Take 100% Responsibility
I have always appreciated Jack Canfield and his Success Principles. So much so that I have referenced his materials in my entrepreneurship and publishing classes throughout the years. His very first principle is to “take 100% responsibility for your life” and your results. (I recently shared this with participants in my DoBehave Course too. It is one of the underlying assumptions for the course.)
Take 100% Responsibility for Writing
As writers, we have to take responsibility for the fact that our books are not going to write themselves. I am the biggest culprit here. I have two books that need to be released this year, and I cannot say that I have taken responsibility for getting my messages to the world. I keep putting my own work on the back burner in favor of other projects. The thing is, there is no reason that I cannot write my books and do other things.
Have you let other projects get in the way of releasing your important words to the world? Whatever your excuses, they can all be eliminated. Don’t fool yourself into thinking there is not enough extra time to do your “job” and write your book.
Write on the “Edges of the Day”
Toni Morrison said that sometimes you have to write on “the edges of the day.” So if you cannot spend a bulk of your time writing each day, then write when you can on the edges of the day. At least make room for the possibility, as Alice Walker recommends. Keep a slot open for your own writing appointment. Either way, take responsibility for making sure the writing gets done. (I am preaching to myself here. But I hope it helps you too.)
One way to set an appointment and take 100% responsibility for your writing is to schedule a regular “power segment” of time to write each day. For many, it is easier to do this at the same time each day. For example, when I first met writer John Grisham years ago here in Charlottesville, he told me that he sits down at the same table, with the same cup of coffee, with the same pen, at the same time each day to write. Whatever comes forth is what is written, but he always makes that time available for the possibility.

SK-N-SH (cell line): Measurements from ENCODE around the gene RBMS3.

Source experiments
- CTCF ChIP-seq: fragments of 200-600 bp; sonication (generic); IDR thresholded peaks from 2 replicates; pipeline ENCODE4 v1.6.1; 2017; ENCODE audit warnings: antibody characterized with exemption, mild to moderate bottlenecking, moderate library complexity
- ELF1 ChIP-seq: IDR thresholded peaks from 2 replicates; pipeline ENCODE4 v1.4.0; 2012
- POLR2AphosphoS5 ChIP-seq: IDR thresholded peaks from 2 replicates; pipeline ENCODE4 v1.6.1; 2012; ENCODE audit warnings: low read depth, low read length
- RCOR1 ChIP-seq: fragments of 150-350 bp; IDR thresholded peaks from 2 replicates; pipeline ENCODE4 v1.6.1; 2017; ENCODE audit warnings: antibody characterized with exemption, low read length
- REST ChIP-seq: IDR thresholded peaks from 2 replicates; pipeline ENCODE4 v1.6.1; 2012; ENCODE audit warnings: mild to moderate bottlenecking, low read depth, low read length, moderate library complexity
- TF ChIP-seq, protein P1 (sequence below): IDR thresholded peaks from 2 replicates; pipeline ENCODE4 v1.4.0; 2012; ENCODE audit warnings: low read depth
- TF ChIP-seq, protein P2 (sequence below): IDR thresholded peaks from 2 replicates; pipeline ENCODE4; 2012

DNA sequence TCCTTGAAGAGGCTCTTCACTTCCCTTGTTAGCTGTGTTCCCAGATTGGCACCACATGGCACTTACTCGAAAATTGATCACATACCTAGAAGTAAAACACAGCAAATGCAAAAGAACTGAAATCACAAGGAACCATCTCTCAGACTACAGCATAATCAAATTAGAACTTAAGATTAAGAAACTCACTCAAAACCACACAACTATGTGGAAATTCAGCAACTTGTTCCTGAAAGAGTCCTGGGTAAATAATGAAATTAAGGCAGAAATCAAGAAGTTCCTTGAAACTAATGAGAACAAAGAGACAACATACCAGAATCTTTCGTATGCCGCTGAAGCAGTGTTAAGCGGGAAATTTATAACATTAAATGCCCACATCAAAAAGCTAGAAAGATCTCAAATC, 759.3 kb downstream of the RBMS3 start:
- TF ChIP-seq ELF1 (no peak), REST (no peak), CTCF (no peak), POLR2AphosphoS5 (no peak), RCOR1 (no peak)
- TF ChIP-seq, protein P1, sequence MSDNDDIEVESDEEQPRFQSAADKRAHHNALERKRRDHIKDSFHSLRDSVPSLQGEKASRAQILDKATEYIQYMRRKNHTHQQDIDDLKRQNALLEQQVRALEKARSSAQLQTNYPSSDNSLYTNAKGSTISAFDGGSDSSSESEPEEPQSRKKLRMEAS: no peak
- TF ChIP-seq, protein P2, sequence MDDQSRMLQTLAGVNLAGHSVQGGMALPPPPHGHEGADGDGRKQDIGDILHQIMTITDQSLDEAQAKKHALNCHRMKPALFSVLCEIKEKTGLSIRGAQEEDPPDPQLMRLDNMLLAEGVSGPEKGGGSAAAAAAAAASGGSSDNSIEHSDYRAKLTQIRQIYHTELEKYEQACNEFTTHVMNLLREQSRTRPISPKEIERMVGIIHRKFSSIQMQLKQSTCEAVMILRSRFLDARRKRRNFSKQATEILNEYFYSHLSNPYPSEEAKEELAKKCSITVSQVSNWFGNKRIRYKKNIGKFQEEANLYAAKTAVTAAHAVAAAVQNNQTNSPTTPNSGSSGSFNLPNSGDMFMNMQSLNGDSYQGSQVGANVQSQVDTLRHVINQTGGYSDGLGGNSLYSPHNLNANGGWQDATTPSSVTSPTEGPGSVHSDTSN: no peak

Your power segment need not be hours and hours of time. It can be a 45–60 minute window where you block out all else and only focus on your writing during that time. Actually set a timer so that you can take a break (mental and physical) and shift to another project afterwards. You will start looking forward to the power segment, hoping you can crank out 500–2,000 words before the timer goes off. And remember, you are not limited to just one writing power segment each day. You can alternate between writing and client projects.
Take 100% Responsibility for Clarity & Quality
Of course, I also suggest you take 100% responsibility for making sure your words are well received by your readers, so don’t forget the editing process when your writing is complete. It is an integral part of the publishing process, whether you publish on a blog, or independently, or traditionally. (You can contact me at HallagenInk.com for help there.)
Do you have suggestions for the rest of us on how you make sure the writing happens? Share your tips with us so we can try them on for size. There is a lot of room for learning what best allows each of us to take 100% responsibility for our writing projects. Do share.
To your writing success,
PS Did you take advantage of the new book on procrastination that I was featured in recently (see Chapter 15)? If not, don’t hesitate to grab yours here: No More Procrastination! It could also help you to keep writing.
PPS Grab hold of Jack Canfield’s Success Principles and other tools here: www.TanyaLoves.me/Canfield